If you are planning to drill holes unto your walls, floors, and ceiling, you need to make sure if your pipes aren’t around that area. Take note of your piping plan first before doing some small renovations around your house as you don’t want to puncture them as it will lead to problems accidentally. If you are not sure about where your pipes are, you can get an endoscopic camera and see if something is on the way.
Maintaining your house plumbing system shouldn’t be so stressful if you know how to do plumbing yourself. If you know these handy DIY plumbing tips, it wouldn’t be a problem for you as you can immediately have solutions for most leakages and other issues in your home.
I hope you learned a lot from this article and keep in mind the DIY plumbing tips so you can have a leak-free home!
Have a Few Plumbing Tricks Up Your Sleeve
There’s nothing more humiliating than having to admit you don’t know what to do in a plumbing emergency!
But freezing weather and home emergencies are all too common occurrences, and the damage they could cause can be catastrophic.
There are a few essential plumbing tips that all of us would find extremely useful at some stage in our lives, but how many of us take the time to find out what they are?
Because not every plumbing problem needs a professional…
We’ve all been there – suddenly, a water pipe bursts, and instead of dealing with it in a calm, measured way, we freak out, shrieking for someone to call a plumber as we don’t know how to deal with it ourselves.
But you could save hundreds of dollars by sorting the issues out yourself.
With the right tools, you too can become a plumbing pro – as long as you keep to the easy stuff…
The most critical piece of plumbing advice is, knowing how to switch off the primary water source!
Should your plumbing be unfortunate enough to freeze, you’ll have to cut off your water supply to make repairs.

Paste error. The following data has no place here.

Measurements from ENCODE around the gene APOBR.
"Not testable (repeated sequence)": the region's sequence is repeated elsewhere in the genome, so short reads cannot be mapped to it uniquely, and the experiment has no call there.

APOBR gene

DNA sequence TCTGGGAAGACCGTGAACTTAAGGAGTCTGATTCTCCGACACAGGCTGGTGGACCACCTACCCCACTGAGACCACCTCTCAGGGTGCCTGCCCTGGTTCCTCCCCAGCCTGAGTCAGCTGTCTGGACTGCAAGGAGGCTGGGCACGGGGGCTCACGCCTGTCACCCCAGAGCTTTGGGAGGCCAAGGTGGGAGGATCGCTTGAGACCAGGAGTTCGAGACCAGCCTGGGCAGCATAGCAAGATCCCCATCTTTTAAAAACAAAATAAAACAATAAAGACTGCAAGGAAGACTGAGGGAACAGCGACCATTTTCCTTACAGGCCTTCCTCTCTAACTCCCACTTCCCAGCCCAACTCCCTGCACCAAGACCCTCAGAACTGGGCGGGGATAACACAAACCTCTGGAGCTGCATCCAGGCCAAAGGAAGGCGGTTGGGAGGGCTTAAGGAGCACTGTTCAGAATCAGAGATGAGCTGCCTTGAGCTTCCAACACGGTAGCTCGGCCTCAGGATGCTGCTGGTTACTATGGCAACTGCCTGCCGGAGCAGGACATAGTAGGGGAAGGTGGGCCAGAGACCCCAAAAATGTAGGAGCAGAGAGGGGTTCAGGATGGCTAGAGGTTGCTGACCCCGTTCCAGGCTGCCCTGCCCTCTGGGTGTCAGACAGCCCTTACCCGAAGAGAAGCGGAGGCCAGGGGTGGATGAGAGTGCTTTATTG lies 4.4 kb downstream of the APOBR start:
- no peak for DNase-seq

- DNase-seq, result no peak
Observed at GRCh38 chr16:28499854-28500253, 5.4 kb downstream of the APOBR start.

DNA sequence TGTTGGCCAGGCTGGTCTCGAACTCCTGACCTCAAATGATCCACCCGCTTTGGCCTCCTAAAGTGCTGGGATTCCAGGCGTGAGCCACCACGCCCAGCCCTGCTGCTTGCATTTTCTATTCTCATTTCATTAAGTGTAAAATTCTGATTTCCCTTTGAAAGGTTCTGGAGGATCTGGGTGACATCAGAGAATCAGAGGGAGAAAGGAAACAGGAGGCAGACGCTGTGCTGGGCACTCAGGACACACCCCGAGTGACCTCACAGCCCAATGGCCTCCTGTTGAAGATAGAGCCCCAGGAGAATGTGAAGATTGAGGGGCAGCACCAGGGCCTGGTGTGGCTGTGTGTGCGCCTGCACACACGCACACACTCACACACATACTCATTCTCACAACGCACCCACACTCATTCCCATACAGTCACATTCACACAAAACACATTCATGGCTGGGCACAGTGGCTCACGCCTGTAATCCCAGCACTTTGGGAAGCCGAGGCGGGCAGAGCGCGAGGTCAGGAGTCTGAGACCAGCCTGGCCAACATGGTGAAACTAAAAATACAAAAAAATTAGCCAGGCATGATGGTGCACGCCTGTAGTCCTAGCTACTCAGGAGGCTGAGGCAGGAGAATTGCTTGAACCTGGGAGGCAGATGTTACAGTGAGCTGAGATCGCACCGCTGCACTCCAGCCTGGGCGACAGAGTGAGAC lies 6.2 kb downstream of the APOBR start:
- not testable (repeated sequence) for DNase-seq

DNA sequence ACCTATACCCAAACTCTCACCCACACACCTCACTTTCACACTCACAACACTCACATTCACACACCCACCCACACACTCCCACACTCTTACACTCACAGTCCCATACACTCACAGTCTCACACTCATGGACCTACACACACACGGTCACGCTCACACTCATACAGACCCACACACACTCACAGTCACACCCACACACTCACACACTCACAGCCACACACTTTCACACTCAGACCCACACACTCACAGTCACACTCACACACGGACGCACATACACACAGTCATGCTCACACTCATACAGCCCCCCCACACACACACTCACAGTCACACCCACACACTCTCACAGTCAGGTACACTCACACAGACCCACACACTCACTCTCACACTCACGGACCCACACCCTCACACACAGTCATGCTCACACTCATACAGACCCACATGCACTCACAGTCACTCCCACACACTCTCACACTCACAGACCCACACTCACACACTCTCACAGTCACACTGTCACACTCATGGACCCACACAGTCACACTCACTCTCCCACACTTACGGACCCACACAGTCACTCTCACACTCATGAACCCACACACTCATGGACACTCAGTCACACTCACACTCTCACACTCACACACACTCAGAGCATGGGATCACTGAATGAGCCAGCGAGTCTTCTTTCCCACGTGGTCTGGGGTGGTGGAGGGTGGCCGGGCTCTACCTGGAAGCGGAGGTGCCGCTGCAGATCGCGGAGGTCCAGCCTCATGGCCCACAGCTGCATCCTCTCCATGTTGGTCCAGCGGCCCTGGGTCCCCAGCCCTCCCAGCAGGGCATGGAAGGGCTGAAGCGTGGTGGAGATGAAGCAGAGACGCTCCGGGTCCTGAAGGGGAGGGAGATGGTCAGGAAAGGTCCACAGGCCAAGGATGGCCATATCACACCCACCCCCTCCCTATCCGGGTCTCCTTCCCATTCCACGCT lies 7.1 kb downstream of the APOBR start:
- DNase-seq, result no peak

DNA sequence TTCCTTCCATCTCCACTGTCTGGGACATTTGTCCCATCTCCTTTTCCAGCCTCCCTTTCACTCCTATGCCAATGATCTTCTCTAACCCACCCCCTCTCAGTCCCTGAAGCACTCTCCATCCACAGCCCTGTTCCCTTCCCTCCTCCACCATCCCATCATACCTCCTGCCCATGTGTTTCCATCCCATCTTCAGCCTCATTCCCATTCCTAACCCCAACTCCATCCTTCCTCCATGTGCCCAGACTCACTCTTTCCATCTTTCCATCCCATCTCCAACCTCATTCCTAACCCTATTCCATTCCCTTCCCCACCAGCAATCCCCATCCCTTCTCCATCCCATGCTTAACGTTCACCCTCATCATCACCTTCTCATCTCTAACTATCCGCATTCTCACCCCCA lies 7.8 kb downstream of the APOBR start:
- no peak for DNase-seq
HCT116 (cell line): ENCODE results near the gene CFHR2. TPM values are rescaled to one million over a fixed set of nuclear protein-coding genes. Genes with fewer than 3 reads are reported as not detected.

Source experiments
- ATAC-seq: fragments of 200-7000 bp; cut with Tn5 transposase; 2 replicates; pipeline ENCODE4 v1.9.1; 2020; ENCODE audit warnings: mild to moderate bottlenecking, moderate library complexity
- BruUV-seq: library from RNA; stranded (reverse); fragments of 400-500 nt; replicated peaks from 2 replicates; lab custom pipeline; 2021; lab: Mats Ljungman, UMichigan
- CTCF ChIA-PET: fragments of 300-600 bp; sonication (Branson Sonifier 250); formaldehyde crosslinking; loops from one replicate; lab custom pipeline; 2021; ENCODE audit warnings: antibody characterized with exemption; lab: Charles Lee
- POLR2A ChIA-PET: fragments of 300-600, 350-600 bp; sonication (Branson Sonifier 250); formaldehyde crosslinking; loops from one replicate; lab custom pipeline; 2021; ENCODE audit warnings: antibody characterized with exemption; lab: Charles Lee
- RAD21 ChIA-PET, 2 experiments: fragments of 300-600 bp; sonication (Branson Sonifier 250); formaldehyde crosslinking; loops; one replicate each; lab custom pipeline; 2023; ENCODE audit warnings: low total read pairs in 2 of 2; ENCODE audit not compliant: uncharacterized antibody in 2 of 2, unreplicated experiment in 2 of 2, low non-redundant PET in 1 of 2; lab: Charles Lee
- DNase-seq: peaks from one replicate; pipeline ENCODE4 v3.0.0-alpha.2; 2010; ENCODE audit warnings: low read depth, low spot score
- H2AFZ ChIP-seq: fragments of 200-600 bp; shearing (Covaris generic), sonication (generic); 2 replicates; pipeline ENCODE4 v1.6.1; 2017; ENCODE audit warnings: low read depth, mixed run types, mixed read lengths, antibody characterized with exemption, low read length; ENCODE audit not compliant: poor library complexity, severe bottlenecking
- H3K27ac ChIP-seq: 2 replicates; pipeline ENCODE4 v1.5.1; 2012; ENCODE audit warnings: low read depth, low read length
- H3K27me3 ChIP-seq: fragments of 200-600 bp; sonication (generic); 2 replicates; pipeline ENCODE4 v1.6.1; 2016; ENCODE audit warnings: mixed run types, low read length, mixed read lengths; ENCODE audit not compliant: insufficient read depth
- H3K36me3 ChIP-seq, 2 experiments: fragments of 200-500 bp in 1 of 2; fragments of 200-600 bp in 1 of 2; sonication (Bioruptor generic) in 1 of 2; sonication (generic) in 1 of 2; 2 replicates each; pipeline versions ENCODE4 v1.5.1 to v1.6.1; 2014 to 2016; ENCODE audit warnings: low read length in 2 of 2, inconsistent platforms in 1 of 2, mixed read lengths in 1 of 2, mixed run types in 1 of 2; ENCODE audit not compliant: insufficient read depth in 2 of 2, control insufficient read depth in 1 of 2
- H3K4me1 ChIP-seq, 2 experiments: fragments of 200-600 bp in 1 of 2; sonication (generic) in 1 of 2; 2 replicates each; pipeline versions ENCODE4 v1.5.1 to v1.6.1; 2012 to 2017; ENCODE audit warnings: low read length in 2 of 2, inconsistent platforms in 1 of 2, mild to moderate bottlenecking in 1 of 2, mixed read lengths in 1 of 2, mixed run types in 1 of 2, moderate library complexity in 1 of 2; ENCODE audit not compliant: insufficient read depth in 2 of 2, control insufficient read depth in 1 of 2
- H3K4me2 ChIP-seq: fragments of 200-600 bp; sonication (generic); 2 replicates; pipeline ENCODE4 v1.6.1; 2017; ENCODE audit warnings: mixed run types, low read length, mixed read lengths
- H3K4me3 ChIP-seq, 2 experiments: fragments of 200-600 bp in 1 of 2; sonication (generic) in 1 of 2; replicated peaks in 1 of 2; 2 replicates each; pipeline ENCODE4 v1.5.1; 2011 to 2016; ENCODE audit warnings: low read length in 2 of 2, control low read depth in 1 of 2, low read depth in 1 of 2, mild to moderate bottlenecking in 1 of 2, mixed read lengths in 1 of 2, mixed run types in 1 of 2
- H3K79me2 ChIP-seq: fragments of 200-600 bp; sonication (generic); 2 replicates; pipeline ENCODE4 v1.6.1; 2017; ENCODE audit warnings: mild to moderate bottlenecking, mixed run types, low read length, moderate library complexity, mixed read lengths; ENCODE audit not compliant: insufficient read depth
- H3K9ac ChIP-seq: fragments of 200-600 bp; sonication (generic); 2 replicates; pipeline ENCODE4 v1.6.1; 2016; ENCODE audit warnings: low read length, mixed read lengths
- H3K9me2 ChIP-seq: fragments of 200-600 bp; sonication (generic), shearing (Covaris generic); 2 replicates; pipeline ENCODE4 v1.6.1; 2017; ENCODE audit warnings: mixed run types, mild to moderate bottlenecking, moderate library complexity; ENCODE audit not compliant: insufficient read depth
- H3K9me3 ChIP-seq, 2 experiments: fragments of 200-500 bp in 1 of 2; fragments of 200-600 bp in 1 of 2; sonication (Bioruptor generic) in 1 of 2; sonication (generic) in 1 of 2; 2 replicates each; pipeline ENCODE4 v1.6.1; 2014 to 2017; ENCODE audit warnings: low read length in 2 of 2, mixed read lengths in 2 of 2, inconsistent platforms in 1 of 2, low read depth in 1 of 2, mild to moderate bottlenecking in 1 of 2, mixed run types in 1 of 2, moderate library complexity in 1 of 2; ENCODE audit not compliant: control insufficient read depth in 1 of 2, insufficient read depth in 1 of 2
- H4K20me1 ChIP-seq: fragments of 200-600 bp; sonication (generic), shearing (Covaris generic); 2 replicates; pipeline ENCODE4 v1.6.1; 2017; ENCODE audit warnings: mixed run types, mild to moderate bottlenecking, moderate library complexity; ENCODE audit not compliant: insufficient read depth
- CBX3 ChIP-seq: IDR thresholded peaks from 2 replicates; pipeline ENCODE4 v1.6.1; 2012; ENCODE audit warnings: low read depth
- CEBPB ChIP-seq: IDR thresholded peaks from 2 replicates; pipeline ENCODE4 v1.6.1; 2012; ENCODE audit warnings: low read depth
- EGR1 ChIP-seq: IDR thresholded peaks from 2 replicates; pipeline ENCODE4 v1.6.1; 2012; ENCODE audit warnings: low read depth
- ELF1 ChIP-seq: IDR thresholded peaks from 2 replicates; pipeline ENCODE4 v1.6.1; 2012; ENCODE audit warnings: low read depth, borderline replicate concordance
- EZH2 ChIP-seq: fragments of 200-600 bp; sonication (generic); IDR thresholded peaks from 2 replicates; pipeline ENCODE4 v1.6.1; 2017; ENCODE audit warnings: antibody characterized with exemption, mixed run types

For any plumbing jobs, knowing how to cut off your water supply is paramount.
All you have to do is switch off an indoor supply valve –it could be by the guilty culprit itself, such as next to the washing machine or drier.
Or, the big brass or redmain shutoff valve which is usually located near the main water pipe leading into your house.
Simply close the valve and your water supply to the individual fixture, or the whole house, should be shut off.
Put a bucket under the part you are going to repair to catch the excess water.
Run all taps and flush loos until all the water has run out.
Perhaps you have a leaky faucet?
A slow drip usually means that all you have to replace is a washer – easy as long as you have the right size!
There’s nothing more annoying than a clogged drain, which could have been caused by debris caught in your drainpipe.
You can fix this with a sink plunger or a cable auger, which you can wriggle down the drain.
But make sure you avoid putting chemicals down your drain as they can damage your pipes!
Instead, use baking soda or vinegar to clean the pipes and to rid of grease and dirt, which can cause blockages.
Another plumbing job you can tackle yourself is the de-clogging of your garbage disposal.
Just make sure you turn off the power of the disposal at the source before you attempt making any repairs.
If you want to save money, you can upgrade your showerhead and save yourself up to 30% on your monthly water bill!
Larger plumbing jobs you can do yourself, with just a bit of confidence, is installing a loo!
You can buy new toilets at any DIY store and follow the instructions.
The primary thing for installation is to ensure you get a proper seal, as without it being installed properly, it could end up as rather a smelly job…
With a bit of nuance and the right tools, you too can fix a few simple plumbing jobs around the house and save yourself a lot of money!